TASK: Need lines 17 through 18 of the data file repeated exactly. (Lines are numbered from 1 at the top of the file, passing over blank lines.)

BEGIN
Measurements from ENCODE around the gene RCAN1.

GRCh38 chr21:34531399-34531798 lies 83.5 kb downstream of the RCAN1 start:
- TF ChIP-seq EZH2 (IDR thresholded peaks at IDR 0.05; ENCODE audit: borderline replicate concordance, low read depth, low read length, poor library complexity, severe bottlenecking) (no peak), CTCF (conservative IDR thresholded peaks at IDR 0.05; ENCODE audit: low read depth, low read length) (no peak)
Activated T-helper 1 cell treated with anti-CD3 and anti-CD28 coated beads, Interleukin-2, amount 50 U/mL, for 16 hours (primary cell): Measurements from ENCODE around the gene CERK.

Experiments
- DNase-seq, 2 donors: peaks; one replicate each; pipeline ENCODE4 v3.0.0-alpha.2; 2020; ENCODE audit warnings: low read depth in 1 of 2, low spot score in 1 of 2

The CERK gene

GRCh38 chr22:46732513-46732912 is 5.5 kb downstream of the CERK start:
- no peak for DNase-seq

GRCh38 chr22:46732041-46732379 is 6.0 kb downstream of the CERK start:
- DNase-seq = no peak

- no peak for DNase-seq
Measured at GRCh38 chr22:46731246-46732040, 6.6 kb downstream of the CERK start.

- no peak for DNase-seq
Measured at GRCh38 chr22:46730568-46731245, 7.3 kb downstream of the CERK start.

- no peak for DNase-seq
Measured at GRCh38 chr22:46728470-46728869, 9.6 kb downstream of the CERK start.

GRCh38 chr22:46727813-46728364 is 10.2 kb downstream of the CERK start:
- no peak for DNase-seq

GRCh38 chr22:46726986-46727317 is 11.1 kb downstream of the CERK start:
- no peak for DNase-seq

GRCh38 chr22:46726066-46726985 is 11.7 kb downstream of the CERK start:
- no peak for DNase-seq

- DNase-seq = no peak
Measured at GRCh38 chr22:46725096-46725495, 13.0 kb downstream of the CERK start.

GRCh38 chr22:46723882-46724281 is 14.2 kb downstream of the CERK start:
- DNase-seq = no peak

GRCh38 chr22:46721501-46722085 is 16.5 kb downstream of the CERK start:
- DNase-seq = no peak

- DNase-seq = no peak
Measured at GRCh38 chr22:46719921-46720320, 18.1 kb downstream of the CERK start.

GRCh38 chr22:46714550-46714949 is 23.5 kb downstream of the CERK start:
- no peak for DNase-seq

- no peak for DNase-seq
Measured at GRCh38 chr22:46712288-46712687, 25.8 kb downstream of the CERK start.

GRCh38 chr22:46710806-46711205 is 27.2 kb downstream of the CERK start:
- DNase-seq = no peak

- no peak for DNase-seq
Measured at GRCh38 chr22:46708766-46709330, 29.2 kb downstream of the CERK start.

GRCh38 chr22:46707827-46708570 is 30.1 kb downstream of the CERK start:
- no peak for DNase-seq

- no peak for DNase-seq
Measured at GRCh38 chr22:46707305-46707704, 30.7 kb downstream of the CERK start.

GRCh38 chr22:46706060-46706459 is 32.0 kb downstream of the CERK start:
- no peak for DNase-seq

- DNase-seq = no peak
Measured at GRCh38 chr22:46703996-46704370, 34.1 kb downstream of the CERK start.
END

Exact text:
Measured at GRCh38 chr22:46728470-46728869, 9.6 kb downstream of the CERK start.

GRCh38 chr22:46727813-46728364 is 10.2 kb downstream of the CERK start: